• Connect with others - In this time of social isolation, see if you can connect via any means with people you feel comfortable to talk to. If possible, sometimes organise the connection in the form of a short video call to see each other’s faces. Feeling more interconnected with others is another helpful way to enhance our emotional wellbeing.
• Meditate - If interested in mindful meditation, enrol in an online course or read more about it online or through a book. Learning how to shift into the being mode through meditation and other mindful ways of living can be key to our emotional resilience. Download a free meditation app from the internet (e.g. Insight Timer).
• Practice gratitude - We get very fixated on threats and often overlook goodness and beauty. Carry out an intentional practice to celebrate goodness. By that I mean that we actually pause and savour even simple moments in the day that we appreciate.
• Practice mindfulness as a family - Ask others at home with you if they are interested to join you in slowing down at times in the day, while eating, relaxing outdoors or simply when you are talking. So, you both put away your distractions like mobiles and look at each other and enjoy the moment.
• Be mindful of your sleep - Get enough rested time.
2. Mindfulness In a Sudden Time of Stress
Are you are feeling overwhelmed? Anxious, angry, worried? How can you help yourself here and now?
• See if it is possible to slow down and take some mindful deep breathes to ground yourself.
• Check in to your body to notice any sensations e.g. chest tightness, tension in the jaw or shoulders and see if you can imagine directing your breath to this area and connecting to the feeling of letting go and relaxing as you breathe out.
If the situation involves an interaction with another person after the above:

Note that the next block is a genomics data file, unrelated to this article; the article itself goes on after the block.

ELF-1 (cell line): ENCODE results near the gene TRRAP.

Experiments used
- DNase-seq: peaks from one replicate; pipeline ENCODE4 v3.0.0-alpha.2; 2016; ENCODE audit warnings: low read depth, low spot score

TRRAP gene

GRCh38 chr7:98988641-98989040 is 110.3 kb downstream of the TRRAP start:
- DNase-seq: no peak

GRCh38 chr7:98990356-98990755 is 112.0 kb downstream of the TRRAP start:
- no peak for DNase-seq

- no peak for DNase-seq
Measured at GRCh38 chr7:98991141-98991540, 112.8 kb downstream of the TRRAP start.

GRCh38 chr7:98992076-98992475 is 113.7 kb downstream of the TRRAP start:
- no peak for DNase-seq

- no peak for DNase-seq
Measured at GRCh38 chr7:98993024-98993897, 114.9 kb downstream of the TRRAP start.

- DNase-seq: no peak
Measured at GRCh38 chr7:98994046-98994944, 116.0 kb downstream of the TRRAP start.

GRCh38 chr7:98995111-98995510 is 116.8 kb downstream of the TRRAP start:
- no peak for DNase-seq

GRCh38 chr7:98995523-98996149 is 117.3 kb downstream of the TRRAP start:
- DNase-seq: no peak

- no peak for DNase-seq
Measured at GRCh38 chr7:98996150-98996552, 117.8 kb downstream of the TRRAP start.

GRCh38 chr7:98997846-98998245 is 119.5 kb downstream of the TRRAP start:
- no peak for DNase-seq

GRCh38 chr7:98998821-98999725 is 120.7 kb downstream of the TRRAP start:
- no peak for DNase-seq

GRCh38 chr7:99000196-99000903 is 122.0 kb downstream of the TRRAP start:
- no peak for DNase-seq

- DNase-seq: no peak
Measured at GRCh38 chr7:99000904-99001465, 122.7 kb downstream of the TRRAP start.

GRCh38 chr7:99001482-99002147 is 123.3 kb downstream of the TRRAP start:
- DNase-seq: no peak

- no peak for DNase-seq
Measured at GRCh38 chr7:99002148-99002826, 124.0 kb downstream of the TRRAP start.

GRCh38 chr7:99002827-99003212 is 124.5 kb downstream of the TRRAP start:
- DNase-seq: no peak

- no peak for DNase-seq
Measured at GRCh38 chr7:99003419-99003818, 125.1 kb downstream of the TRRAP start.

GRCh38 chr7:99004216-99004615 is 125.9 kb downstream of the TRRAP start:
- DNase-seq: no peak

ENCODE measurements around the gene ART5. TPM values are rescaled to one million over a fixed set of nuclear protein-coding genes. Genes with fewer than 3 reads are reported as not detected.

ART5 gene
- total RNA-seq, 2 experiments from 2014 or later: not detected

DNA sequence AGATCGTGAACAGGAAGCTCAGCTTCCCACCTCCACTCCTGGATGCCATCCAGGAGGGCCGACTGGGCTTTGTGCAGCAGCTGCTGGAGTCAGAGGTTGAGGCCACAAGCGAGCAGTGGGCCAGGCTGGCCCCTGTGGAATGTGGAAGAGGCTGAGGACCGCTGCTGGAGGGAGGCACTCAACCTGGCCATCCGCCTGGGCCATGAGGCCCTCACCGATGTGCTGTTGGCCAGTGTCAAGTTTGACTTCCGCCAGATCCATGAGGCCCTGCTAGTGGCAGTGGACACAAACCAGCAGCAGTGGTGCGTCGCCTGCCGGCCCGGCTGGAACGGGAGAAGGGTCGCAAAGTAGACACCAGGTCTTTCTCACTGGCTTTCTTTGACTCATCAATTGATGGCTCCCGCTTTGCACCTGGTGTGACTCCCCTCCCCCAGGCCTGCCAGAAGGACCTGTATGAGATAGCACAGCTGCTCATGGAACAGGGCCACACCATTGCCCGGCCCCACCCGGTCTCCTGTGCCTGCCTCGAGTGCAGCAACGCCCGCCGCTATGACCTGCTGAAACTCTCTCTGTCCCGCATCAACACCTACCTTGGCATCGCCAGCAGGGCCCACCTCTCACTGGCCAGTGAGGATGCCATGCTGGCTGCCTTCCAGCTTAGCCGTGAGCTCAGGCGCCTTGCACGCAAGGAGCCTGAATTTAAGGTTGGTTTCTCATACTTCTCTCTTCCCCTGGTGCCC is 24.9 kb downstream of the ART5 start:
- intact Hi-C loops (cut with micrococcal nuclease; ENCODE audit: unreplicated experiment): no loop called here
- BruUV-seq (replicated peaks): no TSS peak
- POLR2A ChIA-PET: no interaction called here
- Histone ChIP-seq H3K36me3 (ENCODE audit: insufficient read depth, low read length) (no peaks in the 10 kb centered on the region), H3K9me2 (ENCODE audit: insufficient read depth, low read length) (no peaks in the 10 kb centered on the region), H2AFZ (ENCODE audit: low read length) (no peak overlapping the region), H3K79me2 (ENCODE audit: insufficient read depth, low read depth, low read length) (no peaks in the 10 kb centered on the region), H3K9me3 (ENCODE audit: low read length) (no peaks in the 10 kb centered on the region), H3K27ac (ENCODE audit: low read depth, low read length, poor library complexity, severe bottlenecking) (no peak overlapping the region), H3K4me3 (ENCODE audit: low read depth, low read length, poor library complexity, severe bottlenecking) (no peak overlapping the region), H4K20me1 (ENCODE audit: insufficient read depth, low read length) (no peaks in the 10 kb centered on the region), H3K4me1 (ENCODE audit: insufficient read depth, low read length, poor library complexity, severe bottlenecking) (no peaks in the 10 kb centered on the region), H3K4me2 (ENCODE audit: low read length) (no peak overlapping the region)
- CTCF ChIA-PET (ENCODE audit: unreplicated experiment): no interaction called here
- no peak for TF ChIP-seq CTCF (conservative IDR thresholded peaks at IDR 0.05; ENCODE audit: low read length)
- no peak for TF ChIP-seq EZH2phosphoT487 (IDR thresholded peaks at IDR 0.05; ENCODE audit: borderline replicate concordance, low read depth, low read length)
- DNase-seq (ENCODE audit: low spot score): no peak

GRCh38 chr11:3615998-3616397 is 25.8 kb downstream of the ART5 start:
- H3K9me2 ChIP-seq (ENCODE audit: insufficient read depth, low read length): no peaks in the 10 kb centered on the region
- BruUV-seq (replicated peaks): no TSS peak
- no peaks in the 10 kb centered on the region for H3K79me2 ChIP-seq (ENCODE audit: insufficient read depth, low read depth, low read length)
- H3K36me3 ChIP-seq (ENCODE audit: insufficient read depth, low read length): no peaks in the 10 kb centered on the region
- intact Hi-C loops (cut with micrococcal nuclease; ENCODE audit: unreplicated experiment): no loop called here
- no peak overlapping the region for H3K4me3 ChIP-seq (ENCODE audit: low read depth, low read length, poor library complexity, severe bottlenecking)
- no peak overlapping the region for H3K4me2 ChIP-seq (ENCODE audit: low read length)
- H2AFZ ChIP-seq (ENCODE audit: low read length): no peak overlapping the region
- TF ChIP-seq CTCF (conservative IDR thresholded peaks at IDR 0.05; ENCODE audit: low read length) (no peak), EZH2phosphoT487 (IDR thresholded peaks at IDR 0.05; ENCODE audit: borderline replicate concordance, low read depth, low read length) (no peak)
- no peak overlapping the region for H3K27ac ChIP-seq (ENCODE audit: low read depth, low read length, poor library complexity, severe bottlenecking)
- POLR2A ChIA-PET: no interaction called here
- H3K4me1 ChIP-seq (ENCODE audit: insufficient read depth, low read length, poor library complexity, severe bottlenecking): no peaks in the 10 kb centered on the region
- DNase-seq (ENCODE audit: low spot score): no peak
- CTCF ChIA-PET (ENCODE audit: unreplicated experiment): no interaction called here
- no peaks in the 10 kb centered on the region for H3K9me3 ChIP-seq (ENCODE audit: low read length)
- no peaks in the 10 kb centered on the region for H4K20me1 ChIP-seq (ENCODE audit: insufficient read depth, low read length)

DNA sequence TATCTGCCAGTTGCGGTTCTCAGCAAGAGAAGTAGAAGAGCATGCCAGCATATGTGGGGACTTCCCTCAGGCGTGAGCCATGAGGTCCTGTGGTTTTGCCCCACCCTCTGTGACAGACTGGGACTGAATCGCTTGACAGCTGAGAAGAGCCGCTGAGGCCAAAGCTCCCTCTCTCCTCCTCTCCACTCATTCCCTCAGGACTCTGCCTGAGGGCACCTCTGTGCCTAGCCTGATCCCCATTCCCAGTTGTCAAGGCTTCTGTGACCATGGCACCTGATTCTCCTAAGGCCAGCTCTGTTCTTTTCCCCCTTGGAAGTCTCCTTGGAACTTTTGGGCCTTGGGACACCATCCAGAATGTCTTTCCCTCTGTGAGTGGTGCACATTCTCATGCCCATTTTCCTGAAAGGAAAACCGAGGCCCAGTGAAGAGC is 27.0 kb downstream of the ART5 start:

• Listen to the other person.
• Be willing to compromise.
• Understand their values.
• Tend to your own needs, and remember that when you turn down another person’s request, you are turning down the request and not the person.
• Set healthy boundaries, and if you are not in a calm position to reply, postpone any further discussion to when you are calmer.
If you are alone:
• Awareness - Bring awareness to three objects you can see of a specific colour, three things you can hear and three things you can touch (to again get you out of your thoughts and back to the present moment).
• Attention - What makes a thought real is the attention we give it. The thought cannot exist unless you allow it to. Thoughts often seem real. Why? Because of the feeling or sensation that goes with it.
Through living mindfully, one can bring awareness to the inner chatter of the mind, and whilst accepting that they are not perfect, also realise that thoughts are not necessarily facts - even though the pain in our chest or elsewhere in the body is very much there!
• Observe - Bring awareness to the feelings in your body.
• Breathe - Take a few deep breaths. Breathe into and around them.
• Expand - Make room for these feelings. Create some space for them.
• Allow - Allow the feelings to be there. Make peace with them. What we resist persists, and learning to see our lives as an ocean with stormy seas, choppy waves, and calmer moments too, puts our challenges into perspective.
Life is always presenting us with different challenges. It is up to us to decide to wake up to this life and surf it with more emotional awareness!